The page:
disputed whether the plaintiff had attempted to exhaust the
remedies that were available to him regarding Claim 1 (and
his other claims). Id. at 15. The deadline for the
plaintiff to file an amended complaint identifying Doe
defendants is November 15, 2019. Dkt. No. 113. Once any Doe
defendants have been identified and served, and filed a
responsive pleading, the court will allow those defendants an
opportunity to indicate whether they want an evidentiary
hearing on the exhaustion issue or to notify the court that
they will waive the exhaustion affirmative defense. So the
answer to the plaintiff's question is that the court
hasn't issue a final ruling on the exhaustion issue; it
will do so once all the defendants have answered the
complaint, and only if they indicate that they want to pursue
the exhaustion defense.
the plaintiff asks why the court has not exercised its
discretion to join his claims to preserve scarce judicial
resources. Dkt. No. 114 at 3. It is true that it is important
for the court to preserve judicial resources, but that
isn't a reason for the court to allow a plaintiff to join
unrelated claims and unrelated defendants. Joining unrelated
claims and defendants prejudices the defendants, confuses
juries (when the cases get that far), and puts an additional
burden on the courts to try to figure out which claims and
which evidence relates to which defendants.
the plaintiff asks whether this court should still be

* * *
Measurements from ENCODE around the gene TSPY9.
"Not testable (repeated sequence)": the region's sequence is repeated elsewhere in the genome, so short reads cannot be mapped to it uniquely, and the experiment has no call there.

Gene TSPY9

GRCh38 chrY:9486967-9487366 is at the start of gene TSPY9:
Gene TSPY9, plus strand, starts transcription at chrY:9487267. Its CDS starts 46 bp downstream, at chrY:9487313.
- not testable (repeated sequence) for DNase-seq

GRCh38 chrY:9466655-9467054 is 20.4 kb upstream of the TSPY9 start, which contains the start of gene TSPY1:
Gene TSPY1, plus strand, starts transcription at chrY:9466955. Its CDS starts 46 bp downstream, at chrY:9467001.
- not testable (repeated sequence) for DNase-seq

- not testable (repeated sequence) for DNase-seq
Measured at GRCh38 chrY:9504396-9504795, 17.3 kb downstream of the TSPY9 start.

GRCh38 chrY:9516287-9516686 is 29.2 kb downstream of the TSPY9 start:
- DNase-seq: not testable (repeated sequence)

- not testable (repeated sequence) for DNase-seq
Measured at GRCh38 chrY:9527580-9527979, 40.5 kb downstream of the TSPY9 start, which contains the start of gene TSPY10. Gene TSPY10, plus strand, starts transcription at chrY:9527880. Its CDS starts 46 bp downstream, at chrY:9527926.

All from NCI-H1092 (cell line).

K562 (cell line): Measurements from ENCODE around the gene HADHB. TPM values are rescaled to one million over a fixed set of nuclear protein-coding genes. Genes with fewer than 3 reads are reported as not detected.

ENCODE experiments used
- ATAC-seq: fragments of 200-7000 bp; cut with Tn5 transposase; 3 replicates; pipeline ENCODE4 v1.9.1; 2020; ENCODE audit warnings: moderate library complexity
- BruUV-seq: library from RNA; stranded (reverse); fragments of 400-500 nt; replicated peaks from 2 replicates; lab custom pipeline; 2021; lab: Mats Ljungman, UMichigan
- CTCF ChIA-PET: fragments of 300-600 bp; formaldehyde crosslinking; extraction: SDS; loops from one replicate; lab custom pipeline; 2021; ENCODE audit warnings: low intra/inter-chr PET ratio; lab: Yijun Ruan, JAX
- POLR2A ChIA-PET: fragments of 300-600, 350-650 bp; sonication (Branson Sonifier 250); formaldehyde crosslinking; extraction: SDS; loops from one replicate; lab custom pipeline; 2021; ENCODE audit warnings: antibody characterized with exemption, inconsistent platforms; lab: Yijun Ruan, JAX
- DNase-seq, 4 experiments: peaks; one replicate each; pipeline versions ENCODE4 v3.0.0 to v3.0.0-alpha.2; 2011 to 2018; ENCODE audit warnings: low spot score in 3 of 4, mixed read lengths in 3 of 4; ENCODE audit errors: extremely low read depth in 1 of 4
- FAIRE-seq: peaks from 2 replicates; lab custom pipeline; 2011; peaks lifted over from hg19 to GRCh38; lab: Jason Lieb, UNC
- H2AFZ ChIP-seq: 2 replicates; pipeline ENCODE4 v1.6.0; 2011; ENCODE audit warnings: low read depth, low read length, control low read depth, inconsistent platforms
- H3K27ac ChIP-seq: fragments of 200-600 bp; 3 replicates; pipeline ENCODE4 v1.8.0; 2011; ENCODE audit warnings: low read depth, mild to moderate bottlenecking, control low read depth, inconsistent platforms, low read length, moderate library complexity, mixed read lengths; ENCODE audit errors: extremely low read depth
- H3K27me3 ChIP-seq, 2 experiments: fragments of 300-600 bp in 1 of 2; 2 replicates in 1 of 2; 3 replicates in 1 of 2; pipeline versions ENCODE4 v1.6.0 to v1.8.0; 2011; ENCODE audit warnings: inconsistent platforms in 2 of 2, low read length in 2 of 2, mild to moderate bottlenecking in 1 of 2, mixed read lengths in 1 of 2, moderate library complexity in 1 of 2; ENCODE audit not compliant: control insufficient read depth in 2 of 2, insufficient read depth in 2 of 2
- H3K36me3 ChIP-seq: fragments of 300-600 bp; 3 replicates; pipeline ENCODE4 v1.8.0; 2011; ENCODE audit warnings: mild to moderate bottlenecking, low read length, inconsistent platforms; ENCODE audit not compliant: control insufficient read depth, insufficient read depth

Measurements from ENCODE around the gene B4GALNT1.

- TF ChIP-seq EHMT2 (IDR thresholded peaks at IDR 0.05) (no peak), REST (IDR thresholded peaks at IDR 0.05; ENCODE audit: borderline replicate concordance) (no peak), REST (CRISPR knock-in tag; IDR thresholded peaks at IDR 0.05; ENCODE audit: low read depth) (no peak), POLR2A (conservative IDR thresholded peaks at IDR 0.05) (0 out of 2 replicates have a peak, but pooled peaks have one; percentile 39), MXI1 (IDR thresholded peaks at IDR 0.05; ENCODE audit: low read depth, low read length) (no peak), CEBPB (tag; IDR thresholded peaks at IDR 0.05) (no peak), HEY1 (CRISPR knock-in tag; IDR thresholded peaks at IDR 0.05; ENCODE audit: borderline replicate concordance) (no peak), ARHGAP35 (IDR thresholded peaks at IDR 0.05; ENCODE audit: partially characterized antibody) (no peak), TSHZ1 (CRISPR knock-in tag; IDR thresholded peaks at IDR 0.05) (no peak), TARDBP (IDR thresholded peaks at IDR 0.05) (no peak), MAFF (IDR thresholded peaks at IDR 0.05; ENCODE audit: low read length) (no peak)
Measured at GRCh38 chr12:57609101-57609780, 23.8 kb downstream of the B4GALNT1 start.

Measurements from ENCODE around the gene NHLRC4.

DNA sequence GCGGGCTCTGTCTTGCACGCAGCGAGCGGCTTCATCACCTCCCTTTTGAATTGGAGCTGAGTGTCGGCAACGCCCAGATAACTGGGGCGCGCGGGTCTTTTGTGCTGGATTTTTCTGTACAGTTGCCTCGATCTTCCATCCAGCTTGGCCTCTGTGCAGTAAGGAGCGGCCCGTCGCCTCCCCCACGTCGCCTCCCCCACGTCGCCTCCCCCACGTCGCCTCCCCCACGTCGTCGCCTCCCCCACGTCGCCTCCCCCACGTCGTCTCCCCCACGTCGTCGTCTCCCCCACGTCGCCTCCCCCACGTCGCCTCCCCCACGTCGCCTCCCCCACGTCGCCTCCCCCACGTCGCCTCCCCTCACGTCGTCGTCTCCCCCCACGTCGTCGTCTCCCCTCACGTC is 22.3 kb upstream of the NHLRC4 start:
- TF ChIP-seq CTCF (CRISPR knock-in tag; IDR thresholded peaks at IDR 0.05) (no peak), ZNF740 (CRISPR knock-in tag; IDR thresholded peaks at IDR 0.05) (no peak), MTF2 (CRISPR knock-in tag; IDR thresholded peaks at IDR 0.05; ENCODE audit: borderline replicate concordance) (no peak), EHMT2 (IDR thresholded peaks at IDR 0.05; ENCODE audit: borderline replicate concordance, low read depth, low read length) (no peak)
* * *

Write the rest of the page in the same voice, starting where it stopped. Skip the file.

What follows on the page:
presiding over this case after the grievances and writ of
mandamus he filed in the Seventh Circuit. Dkt. No. 114 at. 4.
He states that he has questioned the court's
“racial views” and “integrity to administer
the law, ” yet the court refuses to “sever”
itself as required by 28 U.S.C. §455(a). Dkt. No. 114 at
4. The plaintiff states that the court has refused to
investigate the validity of his being held at the Milwaukee
County Criminal Justice Facility. Id. at 5. He also
states that any reasonable person would assume bias.
Id. The court has considered the plaintiffs
arguments in support of recusal, and has denied motion for
recusal under 28 U.S.C. §455(a). Dkt. No. 48 at 4-5. The
court explained in that order why it was doing so. Nothing
has changed; the plaintiff has not provided a sufficient
reason to show that the court should be disqualified under 28
U.S.C. §455(a). See Liteky v. United States,
510 U.S. 540, 555-56 (1994).
court GRANTS the plaintiffs motion for